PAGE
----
A discussion of goals has to start by addressing the obvious question: can people with chronic eating disorders recover? The answer is an unequivocal yes. The deepest fear for anyone who has been sick for many years is a lifetime sentence to an eating disorder. Unless the clinician directly faces this concern, every patient will leave assuming the worst. Thus, it's essential that a discussion of goals explicitly puts recovery at the top of the list.
The second assumption someone with a chronic eating disorder will likely make is that the stated goal of recovery is just a lie created to give false hope. Who in their right mind would think someone can get better after five, fifteen, twenty five years of a brutal illness? Yet those people can and do get better. The road to recovery is long and hard and painful, punctuated by too many moments when all feels lost. A constant theme in therapy must be repeating the idea that recovery is a real option and that a life not plagued by this illness possible.
Recovery, however, cannot be confused with paradise or nirvana. Anyone who has struggled with a chronic illness will be affected by that experience throughout their lives. They can get well but will always have a different perspective of life. They need to be prepared to face their own life circumstances, persevere and move forward, and not think they can rewind life to what they envisioned before the illness. It's crucial to build resilience into the goals of treatment early and represent recovery as a life not completely dominated and controlled by the eating disorder symptoms, not the imagined life they might have led were they not sick.
With these guidelines, the therapy needs to narrow down from large scale expectations to day-to-day goals. Two aspects of chronic eating disorder treatment are central to understand to establish feasible goals. First, the patient is bombarded by thoughts and instructions by the eating disorder itself all day long. These commands, from thoughts to restrict to urges to binge to constant confusion about what to eat, occupy far and away the majority of mental energy of someone with a chronic eating disorder. It's practically a miracle they can do anything else in a day. These thoughts are all consuming, very unpleasant and impossible to ignore. The eating disorder thoughts easily drown out the few sessions or hours of treatment per week. Whereas more limited treatment can reverse an eating disorder earlier in its course, therapy for a chronic eating necessitates daily, constant intervention to make a dent in the relentless illness. Second, these thoughts become the person's identity. After years of living through constant eating disorder thoughts, it becomes very hard to differentiate between the eating disorder and oneself.
Since no therapy can last all day, every day, the therapist and patient need to collaborate to extend treatment into a daily intervention. Trying to force this treatment into the standard treatment protocol leads to sure failure. A team cannot present an immediate food plan and expect a person sick for many years to make instant changes because they are suddenly more motivated. Eating disorders are just too tenacious to let go because the ill person wants to get better. The clinicians and patient need to explore the nature of the eating disorder and look for loopholes, ways to insert new thoughts and actions into each day. Through more communication via more hours in treatment, food logs, journaling, emailing or texting, the team can be in regular contact so the patient isn't alone with the illness all day long. Creating a new environment in which several people are putting their minds and time into changing a longstanding pattern of illness opens a new door to recovery.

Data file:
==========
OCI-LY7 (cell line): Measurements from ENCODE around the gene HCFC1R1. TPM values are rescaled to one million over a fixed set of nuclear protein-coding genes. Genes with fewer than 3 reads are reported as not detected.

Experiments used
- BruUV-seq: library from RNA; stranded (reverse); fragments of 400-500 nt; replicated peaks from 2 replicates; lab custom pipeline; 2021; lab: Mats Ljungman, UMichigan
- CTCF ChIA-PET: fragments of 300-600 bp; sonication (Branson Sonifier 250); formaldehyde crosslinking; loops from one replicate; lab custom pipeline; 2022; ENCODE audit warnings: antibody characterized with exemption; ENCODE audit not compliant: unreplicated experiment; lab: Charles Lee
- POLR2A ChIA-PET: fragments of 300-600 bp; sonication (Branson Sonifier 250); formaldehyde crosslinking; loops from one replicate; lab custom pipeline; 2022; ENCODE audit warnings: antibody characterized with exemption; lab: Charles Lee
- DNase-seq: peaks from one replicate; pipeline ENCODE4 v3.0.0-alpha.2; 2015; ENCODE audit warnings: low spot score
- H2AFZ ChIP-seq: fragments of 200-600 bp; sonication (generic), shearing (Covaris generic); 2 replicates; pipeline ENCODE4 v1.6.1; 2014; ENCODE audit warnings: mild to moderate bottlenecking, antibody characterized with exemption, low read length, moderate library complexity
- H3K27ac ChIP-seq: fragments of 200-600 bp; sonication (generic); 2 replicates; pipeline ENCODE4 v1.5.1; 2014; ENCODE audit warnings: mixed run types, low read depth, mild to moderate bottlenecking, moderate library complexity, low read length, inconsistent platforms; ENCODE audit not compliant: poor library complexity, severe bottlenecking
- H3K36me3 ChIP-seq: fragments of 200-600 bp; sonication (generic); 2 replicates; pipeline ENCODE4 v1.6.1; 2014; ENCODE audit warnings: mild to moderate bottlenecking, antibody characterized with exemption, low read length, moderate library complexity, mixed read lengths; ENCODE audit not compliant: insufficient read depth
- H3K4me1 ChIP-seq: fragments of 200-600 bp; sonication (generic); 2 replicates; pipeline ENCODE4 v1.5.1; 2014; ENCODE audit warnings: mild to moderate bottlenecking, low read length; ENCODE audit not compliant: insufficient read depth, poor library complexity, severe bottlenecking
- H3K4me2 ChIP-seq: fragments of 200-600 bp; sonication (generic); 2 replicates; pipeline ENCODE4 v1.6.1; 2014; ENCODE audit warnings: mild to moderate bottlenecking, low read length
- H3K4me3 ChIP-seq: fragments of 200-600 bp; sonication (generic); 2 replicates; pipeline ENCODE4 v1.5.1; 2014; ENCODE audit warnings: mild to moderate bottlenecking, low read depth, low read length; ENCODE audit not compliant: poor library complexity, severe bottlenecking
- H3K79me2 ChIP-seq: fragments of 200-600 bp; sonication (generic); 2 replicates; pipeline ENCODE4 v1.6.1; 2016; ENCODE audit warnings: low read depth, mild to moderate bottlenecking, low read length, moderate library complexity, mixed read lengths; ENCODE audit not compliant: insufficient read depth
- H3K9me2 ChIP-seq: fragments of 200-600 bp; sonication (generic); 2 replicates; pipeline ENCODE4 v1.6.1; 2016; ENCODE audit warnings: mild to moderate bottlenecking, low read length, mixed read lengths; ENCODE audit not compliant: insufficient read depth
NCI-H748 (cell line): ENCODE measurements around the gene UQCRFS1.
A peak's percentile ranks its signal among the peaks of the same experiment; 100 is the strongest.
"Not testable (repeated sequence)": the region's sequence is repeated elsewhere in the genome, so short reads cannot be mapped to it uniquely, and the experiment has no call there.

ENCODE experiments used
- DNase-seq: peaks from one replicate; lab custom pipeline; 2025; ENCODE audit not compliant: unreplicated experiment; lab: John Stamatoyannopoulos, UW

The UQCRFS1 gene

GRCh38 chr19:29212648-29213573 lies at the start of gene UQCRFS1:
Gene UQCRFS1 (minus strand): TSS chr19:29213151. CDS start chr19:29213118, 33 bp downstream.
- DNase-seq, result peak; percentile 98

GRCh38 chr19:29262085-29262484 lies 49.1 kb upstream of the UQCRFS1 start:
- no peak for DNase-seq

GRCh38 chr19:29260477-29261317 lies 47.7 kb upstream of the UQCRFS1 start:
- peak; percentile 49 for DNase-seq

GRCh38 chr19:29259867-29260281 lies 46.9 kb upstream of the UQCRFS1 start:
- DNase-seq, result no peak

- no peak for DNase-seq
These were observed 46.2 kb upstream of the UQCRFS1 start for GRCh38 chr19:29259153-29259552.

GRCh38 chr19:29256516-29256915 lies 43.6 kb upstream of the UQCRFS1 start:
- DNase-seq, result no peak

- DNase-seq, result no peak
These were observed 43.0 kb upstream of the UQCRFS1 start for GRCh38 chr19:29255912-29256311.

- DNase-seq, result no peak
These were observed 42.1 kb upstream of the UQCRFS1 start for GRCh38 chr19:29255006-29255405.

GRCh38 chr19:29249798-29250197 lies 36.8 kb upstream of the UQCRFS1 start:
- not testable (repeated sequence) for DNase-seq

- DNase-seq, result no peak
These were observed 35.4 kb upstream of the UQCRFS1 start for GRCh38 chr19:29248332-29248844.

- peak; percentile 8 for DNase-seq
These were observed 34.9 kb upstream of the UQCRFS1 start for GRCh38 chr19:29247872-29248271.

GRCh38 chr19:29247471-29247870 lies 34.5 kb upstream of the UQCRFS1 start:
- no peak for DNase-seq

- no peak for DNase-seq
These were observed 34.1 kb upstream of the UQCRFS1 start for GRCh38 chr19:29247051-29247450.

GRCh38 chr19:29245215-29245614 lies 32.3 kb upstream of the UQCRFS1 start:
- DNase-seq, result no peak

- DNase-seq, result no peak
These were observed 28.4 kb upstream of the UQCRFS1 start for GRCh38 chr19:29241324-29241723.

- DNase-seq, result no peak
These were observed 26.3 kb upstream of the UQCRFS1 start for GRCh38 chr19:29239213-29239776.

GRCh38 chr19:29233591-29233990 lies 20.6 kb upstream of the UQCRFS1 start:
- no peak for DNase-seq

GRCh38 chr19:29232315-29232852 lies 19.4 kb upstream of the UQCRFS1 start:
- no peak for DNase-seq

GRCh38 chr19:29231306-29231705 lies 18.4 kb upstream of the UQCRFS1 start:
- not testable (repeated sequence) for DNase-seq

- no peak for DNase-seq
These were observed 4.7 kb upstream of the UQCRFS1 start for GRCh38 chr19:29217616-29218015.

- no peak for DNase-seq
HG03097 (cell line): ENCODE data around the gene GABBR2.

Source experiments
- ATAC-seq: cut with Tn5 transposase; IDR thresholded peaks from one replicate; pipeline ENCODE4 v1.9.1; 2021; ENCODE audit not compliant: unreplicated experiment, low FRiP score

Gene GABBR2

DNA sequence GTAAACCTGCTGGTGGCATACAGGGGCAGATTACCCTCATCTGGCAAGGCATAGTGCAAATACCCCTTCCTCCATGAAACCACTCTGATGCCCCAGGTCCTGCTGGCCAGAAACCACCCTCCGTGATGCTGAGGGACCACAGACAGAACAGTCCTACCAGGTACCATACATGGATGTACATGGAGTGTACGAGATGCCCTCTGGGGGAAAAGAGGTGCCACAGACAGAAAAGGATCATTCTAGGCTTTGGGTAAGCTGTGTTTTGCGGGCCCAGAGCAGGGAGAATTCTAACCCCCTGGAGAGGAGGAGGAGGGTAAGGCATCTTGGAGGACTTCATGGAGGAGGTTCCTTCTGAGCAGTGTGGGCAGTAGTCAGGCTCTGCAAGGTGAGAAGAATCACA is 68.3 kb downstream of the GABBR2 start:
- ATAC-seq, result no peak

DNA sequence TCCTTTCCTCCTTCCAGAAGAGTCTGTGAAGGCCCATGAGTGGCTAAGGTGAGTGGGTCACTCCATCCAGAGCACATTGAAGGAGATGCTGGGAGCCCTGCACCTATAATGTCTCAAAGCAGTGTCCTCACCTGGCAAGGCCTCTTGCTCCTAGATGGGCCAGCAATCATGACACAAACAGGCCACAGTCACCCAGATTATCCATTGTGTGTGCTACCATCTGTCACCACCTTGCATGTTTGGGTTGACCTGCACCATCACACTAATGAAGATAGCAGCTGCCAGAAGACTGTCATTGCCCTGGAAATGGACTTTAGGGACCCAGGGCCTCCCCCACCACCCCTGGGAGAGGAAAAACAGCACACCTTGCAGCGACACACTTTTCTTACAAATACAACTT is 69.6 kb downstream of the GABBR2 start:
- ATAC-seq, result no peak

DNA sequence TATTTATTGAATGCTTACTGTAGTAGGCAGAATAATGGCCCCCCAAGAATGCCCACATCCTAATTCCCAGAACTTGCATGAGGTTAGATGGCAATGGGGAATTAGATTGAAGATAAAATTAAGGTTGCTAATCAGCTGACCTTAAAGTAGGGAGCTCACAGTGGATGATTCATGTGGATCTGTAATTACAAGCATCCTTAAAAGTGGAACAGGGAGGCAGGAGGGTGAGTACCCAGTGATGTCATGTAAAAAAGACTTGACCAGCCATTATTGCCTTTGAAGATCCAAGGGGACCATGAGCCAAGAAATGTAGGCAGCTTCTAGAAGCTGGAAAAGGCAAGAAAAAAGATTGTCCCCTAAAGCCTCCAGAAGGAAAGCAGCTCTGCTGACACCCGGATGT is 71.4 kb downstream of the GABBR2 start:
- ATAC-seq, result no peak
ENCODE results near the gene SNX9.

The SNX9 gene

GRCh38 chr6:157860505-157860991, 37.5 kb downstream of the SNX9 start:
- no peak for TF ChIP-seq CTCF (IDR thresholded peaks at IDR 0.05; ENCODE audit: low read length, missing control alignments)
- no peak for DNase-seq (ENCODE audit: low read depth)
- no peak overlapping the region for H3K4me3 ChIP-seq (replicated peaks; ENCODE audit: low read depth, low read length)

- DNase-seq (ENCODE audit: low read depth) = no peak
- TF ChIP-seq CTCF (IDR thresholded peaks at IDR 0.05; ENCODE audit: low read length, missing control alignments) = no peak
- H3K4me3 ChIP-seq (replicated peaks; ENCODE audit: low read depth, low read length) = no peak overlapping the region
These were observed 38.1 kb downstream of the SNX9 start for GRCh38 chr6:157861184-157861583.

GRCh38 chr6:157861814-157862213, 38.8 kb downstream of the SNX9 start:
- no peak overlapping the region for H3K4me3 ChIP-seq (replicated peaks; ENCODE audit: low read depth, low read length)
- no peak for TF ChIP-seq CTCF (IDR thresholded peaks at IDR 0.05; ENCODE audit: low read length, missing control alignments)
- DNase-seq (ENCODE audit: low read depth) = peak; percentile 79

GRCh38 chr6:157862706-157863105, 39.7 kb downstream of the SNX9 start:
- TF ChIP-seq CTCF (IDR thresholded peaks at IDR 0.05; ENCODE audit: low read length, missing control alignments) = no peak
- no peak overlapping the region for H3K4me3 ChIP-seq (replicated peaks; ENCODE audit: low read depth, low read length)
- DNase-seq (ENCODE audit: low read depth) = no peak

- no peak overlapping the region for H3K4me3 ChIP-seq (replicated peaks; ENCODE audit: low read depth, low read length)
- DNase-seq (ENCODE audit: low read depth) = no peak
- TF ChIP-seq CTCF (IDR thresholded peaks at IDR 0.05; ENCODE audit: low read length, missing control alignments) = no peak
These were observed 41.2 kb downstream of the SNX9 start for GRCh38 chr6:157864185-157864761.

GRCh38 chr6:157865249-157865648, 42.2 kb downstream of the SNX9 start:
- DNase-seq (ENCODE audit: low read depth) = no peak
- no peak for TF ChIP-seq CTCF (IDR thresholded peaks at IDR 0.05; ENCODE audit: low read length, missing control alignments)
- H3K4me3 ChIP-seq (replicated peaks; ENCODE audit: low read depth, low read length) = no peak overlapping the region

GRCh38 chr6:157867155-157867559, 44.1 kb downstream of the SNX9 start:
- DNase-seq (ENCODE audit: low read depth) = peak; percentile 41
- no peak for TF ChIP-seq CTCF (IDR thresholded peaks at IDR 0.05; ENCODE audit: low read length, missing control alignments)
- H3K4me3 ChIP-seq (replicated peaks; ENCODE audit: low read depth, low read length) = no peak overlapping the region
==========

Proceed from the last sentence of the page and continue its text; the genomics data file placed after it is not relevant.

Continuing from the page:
In this circumstance, the practical goals come into clearer focus: stay in touch regularly, communicate through the day, watch for signals or patterns of distress and create and try out new behaviors to replace the eating disorder. The therapeutic effect of these changes is profound and necessary to be sure treatment heads towards recovery.
It's usually eye-opening for a chronically ill patient to see any change in the eating disorder behavior from simple interventions. That first blush of progress begins a new path of recovery. The psychological imprint of years of an eating disorder feels untouchable, yet the start of relationships that may affect the illness is revelatory. It opens that person's mind to possibilities long forgotten. From the therapist's perspective, the person's identity has completely merged with the eating disorder. One doesn't have anorexia or bulimia; one is anorexic or bulimic. The process of separating identity from the eating disorder is critical to successful treatment because it allows in real hope for recovery once again. Yet it's also the most challenging. The next post will address this topic in detail.